Hi! My name is Brandon Ryan. I am from Louisville, Kentucky. I recently graduated from the University of Louisville, with a degree in Atmospheric Science. In the fall I will be at Auburn University pursuing a Masters in Geography. My research will focus on Urban Heat and Health in southeastern communities. I enjoy backpacking, kayaking, baseball, eSports, and play-writing. I am excited to participate in the NRT Climate Resilience Project because it will allow me to meet like-minded individuals invested in combating Climate Change, and learn new ways to build climate resilient communities!

Place of Importance: A place which has personal meaning to me is Nashville, TN. It is a city in which I have a lot of fond memories as a kid and recently throughout college. There are many global challenges which are affecting Nashville and a large portion of southeastern cities. Prolonged droughts and shrinking of water availability. Increased flooding along the Cumberland River, as well as an increase in strong supercells, which leads to more precipitation and increased risk of tornadoes. Urban Heat which causes hotter temperatures within the city.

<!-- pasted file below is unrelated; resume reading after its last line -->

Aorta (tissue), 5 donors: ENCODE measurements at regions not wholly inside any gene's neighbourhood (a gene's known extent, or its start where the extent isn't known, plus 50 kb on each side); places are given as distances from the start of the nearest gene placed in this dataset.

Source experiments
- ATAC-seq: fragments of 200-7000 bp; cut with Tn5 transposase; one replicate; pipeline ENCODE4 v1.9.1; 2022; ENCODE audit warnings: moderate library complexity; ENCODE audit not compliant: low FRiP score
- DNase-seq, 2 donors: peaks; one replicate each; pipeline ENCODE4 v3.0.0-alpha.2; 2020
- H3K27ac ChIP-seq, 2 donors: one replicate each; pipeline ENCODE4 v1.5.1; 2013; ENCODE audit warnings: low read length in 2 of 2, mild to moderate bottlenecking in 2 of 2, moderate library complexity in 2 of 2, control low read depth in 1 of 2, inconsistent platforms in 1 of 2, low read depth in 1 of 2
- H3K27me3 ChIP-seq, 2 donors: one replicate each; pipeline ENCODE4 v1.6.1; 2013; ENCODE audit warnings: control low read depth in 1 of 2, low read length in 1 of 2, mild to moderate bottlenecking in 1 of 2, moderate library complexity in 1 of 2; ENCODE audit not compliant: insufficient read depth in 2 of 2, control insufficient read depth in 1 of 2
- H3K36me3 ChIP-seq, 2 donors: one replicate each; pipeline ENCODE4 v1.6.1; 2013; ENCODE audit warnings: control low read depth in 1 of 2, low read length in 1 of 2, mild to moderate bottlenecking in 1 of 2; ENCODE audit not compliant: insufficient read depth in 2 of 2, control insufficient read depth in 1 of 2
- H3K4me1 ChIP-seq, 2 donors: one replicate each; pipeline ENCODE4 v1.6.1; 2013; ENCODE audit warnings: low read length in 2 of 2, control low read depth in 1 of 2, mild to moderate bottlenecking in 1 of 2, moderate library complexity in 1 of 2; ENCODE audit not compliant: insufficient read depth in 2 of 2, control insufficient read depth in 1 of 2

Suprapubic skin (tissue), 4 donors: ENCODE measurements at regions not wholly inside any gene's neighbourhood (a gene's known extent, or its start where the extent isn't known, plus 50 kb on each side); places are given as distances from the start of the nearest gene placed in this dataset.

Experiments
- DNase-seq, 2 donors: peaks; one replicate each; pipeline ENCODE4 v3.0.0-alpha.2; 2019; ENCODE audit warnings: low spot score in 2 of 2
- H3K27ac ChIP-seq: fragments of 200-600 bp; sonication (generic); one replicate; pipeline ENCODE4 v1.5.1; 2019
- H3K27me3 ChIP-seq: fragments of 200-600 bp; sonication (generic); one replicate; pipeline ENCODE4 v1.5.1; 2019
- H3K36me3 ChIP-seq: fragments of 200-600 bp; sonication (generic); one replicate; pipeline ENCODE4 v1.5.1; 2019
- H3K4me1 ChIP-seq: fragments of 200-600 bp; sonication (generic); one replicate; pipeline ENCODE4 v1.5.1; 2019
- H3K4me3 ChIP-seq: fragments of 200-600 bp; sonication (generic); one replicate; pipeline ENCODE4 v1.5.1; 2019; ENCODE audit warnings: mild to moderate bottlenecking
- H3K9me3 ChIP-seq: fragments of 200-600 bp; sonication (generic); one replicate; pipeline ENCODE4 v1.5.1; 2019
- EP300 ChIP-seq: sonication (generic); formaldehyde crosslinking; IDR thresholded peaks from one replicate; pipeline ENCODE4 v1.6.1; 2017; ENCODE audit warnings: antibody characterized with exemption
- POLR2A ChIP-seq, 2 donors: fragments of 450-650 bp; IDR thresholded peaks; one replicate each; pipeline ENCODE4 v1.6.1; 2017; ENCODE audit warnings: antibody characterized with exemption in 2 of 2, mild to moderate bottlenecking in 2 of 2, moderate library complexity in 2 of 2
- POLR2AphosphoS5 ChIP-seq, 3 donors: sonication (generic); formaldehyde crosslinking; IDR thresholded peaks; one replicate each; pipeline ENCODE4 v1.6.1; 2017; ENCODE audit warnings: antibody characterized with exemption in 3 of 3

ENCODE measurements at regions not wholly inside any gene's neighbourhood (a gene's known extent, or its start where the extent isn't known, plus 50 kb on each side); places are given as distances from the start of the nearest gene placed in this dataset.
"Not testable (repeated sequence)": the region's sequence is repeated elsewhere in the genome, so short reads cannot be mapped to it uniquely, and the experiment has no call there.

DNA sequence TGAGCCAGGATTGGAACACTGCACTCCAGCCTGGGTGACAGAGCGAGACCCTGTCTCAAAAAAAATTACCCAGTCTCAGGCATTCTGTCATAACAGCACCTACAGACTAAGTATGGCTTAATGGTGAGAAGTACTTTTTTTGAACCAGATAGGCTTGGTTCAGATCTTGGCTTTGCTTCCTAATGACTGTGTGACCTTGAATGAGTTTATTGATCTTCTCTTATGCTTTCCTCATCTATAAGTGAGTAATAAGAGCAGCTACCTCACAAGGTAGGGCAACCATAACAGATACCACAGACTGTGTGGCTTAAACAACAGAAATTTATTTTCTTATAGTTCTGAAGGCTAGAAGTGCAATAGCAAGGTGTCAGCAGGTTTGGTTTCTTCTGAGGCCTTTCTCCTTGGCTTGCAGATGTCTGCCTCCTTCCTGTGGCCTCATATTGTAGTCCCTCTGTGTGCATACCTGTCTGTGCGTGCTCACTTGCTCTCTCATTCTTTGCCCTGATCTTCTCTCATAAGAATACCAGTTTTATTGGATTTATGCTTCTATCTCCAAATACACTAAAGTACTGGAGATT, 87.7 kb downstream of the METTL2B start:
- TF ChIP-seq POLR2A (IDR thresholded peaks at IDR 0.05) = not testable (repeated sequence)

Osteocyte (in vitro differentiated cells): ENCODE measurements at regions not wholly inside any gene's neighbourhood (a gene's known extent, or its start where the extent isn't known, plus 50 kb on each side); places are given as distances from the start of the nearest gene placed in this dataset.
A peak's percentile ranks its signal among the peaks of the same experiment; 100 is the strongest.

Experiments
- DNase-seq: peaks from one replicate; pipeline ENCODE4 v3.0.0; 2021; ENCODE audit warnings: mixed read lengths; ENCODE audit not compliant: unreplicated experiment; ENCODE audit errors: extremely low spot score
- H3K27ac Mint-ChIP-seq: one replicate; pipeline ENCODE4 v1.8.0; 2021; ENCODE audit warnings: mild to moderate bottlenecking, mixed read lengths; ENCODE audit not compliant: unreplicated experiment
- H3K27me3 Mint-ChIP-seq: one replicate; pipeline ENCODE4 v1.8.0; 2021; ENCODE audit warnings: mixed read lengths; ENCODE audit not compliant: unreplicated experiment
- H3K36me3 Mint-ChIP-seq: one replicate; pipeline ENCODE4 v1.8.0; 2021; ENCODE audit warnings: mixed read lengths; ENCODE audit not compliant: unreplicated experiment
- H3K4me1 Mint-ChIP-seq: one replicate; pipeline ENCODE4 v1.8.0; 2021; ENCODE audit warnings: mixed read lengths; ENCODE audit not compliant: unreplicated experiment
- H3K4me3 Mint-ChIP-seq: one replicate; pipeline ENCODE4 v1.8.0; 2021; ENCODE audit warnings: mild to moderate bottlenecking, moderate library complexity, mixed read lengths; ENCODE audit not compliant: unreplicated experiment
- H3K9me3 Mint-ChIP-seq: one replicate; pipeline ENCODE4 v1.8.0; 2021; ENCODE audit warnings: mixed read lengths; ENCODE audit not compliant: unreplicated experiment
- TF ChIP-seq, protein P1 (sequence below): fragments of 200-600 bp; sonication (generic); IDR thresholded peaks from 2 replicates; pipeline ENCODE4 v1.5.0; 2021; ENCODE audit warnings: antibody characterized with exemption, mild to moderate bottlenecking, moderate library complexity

Jamila Roth
Department of Interdisciplinary Ecology, University of Florida

My name is Jamila Roth, and I am a PhD Candidate in Interdisciplinary Ecology at University of Florida, advised by Dr. Laura Reynolds. For my dissertation research, I am investigating the effects of environmental change on seagrass resilience and plant-herbivore interactions. In addition, I am passionate about outreach and working to make science more inclusive and equitable. My hobbies include swimming, playing the violin, and I am currently trying to learn how to surf.

Place of Importance: Gulf Coast of Florida- global changes: increased temperature, herbivory (due to tropicalization), and nutrients

Tayler Schillerberg
Department of Crop Soils and Environmental Science, Auburn University